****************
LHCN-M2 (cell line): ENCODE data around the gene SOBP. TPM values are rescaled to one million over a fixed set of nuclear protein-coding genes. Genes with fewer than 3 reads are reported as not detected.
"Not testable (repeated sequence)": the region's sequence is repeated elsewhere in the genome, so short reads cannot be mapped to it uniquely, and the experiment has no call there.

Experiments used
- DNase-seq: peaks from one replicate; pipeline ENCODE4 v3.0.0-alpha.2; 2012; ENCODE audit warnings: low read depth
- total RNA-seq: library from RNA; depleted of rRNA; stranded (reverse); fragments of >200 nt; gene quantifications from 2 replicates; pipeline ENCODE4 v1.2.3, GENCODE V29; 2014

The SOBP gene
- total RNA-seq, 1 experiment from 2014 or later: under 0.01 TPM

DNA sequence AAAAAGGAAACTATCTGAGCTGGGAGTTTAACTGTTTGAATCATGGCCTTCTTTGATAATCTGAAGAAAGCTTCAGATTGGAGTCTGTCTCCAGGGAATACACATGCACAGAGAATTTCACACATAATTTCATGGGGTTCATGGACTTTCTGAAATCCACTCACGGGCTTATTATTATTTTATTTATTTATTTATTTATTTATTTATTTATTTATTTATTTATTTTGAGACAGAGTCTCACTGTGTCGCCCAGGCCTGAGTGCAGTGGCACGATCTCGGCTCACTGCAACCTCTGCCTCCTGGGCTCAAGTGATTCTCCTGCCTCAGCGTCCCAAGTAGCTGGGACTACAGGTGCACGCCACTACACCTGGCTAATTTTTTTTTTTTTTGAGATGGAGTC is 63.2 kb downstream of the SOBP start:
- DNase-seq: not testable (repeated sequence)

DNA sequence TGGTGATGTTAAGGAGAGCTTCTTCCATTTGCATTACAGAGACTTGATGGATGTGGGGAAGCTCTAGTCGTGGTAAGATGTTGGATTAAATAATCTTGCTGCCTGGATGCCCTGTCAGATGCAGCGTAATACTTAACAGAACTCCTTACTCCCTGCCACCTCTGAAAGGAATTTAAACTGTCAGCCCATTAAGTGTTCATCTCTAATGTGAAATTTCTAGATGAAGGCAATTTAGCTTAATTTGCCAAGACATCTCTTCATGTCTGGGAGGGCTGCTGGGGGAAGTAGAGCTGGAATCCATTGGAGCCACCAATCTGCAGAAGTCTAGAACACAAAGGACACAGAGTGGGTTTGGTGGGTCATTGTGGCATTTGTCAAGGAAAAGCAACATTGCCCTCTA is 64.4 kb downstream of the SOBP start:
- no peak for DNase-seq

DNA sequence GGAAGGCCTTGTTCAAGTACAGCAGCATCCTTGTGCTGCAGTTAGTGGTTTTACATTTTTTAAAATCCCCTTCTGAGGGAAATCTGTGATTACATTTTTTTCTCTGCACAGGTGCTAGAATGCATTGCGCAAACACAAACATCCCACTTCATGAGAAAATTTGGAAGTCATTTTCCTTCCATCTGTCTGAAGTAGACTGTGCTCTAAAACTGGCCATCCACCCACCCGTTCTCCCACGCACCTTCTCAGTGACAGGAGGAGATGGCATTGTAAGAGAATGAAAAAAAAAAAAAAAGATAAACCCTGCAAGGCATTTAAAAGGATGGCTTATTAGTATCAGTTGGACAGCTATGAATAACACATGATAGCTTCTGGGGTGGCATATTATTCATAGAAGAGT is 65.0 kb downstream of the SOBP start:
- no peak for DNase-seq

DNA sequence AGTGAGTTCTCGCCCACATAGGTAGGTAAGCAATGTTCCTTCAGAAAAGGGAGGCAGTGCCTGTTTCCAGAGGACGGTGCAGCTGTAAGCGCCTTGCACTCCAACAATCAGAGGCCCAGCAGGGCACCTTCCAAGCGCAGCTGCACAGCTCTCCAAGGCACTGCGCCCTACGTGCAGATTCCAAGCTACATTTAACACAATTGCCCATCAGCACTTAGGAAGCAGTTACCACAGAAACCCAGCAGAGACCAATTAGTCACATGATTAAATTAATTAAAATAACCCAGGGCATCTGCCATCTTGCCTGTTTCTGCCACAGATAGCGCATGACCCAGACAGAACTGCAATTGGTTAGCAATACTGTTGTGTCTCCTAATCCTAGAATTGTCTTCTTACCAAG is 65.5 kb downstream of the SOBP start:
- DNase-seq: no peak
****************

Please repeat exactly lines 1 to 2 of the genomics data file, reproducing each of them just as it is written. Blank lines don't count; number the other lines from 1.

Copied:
LHCN-M2 (cell line): ENCODE data around the gene SOBP. TPM values are rescaled to one million over a fixed set of nuclear protein-coding genes. Genes with fewer than 3 reads are reported as not detected.
"Not testable (repeated sequence)": the region's sequence is repeated elsewhere in the genome, so short reads cannot be mapped to it uniquely, and the experiment has no call there.